LAWRENCE FRENCH: What’s amazing is if you did make them today they’d probably cost over $100,000.
RAY HARRYHAUSEN: I know it. But I financed them all myself. I had different jobs, and I shot them in my garage during my spare time. Sometimes on the weekends I would work all day on them, but it was mostly done in the evenings. I stayed up until two in the morning sometimes. It varied, but they took me about three or four months to finish each one, depending on how complicated they were.
LAWRENCE FRENCH: The wolf in Little Red Riding Hood was designed and animated so beautifully, it’s too bad you never did a werewolf movie.
RAY HARRYHAUSEN: That gets into the category of a horror film and we never made a horror film. We made creatures, not monsters. I made the wolf a semi-werewolf, but not totally. I wanted to have a dramatic ending where he stands up and leaps over the banister before the hunter shoots him. But the original story of Little Red Riding Hood is quite lascivious and bloody, so I had to modify it. The wolf ate both Grandma and Little Red Riding Hood before the hunter splits open his stomach and frees them. You couldn’t show that back in those days, although you probably could today.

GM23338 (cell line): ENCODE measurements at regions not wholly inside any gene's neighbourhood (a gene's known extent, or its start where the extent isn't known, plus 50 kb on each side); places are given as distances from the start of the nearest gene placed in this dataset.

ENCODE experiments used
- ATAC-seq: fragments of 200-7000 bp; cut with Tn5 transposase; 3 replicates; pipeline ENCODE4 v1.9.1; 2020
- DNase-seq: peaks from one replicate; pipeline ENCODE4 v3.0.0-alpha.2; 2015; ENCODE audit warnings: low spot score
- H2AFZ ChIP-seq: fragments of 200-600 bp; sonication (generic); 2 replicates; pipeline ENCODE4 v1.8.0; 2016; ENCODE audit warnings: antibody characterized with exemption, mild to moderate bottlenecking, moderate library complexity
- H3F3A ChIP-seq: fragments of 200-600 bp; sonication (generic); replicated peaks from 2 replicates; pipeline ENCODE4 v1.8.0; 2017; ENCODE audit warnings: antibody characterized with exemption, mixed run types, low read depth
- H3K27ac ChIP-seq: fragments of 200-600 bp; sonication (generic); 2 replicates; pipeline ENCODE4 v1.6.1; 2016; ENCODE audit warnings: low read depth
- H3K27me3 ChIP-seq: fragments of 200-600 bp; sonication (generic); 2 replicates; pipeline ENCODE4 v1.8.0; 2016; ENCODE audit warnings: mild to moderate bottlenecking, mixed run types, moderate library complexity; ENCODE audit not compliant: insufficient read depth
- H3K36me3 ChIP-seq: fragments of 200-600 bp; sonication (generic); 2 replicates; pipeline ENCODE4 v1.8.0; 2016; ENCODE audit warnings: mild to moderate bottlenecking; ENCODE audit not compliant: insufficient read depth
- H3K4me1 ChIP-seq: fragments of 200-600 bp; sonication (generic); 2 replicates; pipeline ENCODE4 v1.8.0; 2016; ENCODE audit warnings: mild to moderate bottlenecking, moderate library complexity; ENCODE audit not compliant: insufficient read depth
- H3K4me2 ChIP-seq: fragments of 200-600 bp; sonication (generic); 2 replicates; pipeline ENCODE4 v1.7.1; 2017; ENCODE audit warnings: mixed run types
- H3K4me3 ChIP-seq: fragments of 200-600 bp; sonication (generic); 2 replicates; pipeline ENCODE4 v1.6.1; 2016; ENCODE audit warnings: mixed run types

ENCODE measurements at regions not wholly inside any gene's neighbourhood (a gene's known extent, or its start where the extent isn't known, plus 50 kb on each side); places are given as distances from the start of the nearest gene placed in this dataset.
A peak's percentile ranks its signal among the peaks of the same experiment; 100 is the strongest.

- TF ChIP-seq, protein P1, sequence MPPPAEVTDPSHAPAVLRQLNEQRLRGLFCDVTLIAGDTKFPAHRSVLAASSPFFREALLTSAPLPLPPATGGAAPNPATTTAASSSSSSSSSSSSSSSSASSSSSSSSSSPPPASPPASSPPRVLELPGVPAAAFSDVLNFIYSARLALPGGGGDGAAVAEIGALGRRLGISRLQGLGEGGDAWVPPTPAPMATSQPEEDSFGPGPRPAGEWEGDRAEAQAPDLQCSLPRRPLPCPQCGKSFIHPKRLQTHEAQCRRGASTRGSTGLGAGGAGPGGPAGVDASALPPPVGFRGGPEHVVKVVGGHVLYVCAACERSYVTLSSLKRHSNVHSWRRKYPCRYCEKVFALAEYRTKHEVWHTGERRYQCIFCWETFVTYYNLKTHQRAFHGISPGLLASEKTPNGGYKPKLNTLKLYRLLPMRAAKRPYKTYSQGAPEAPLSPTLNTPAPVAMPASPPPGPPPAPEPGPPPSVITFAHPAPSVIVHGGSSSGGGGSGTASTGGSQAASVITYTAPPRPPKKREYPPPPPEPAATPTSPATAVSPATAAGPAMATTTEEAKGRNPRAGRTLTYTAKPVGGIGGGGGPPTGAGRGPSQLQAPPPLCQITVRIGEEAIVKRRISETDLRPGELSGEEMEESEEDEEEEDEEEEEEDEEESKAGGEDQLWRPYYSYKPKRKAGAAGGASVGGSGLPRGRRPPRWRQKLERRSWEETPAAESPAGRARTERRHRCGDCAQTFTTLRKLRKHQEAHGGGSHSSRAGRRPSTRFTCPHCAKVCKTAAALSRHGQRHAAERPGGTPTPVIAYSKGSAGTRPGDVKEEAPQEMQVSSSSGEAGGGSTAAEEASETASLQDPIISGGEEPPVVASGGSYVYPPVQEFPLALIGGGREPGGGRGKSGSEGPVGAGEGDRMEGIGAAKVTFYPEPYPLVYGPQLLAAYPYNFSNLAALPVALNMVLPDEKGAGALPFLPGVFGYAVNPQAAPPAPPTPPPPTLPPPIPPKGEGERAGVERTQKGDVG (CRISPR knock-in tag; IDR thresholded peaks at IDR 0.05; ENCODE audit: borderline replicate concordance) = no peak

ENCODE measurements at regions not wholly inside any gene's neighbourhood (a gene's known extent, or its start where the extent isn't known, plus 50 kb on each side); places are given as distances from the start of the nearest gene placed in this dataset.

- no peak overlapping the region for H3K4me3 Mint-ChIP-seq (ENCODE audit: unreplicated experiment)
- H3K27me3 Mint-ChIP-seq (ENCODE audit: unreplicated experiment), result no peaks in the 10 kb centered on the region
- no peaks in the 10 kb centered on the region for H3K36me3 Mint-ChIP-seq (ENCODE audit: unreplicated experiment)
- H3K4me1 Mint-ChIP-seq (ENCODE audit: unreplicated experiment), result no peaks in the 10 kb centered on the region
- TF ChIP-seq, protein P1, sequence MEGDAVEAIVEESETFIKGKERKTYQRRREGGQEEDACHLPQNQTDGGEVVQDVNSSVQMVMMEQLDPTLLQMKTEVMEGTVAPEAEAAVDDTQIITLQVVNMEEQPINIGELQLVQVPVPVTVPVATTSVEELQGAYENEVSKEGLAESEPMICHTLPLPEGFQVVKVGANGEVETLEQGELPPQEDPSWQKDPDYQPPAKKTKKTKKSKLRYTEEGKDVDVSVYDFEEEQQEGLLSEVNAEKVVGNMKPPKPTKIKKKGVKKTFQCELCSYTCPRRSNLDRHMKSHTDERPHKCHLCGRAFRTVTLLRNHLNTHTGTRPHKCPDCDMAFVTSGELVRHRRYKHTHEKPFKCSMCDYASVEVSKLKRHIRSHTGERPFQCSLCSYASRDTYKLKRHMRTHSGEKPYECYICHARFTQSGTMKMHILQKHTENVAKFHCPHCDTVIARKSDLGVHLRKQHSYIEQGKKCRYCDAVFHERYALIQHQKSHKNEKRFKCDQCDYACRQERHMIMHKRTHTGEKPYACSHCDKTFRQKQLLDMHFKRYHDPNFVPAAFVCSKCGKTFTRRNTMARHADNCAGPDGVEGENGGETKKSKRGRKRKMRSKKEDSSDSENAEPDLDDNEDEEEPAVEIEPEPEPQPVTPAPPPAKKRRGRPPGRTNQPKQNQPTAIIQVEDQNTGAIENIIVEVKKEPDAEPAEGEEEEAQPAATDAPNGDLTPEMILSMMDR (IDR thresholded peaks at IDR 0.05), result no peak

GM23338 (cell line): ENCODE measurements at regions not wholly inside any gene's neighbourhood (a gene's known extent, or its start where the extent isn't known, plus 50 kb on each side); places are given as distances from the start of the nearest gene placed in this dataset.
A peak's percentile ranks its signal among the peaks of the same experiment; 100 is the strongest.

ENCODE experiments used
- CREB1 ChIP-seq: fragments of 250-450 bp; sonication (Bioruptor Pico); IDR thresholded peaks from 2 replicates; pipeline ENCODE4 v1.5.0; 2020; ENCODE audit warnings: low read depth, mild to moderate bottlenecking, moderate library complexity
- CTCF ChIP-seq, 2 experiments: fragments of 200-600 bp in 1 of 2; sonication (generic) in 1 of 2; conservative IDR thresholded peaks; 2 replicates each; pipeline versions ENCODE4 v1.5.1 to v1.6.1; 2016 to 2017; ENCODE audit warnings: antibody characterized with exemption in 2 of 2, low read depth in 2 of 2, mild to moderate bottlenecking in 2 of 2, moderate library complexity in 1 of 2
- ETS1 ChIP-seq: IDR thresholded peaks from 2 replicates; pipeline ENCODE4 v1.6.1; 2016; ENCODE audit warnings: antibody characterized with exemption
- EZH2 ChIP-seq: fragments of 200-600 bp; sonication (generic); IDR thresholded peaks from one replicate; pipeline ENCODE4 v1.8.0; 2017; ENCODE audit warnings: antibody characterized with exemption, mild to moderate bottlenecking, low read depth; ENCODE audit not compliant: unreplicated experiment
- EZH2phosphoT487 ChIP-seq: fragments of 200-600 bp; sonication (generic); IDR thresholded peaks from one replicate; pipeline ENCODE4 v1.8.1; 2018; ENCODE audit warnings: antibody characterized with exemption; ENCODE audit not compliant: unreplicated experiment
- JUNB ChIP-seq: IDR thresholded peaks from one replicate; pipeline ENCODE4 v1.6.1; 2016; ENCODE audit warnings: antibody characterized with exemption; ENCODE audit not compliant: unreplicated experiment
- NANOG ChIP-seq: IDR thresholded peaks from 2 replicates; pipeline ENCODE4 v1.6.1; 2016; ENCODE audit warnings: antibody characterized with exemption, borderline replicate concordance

LAWRENCE FRENCH: Although you never made a horror film,  you liked the classic monsters movies, like DRACULA and THE WOLF MAN, didn’t you?

RAY HARRYHAUSEN: Oh, yes I grew up on all those wonderful pictures, like DR. JEKYLL AND MR. HYDEFRANKENSTEIN, and THE BRIDE OF FRANKENSTEIN. I love horror stories. I think war stories are more of a horror story than some of the horror movies that were made in the thirties.
LAWRENCE FRENCH: I imagine you also had to tone down some of the elements in Hansel and Gretel.
RAY HARRYHAUSEN: Yes, we had problems with the stepmother, who was very cruel in the original story. There were so many broken families, I thought we should write her out. So I had to change the story around to make it look less evil for stepmother’s.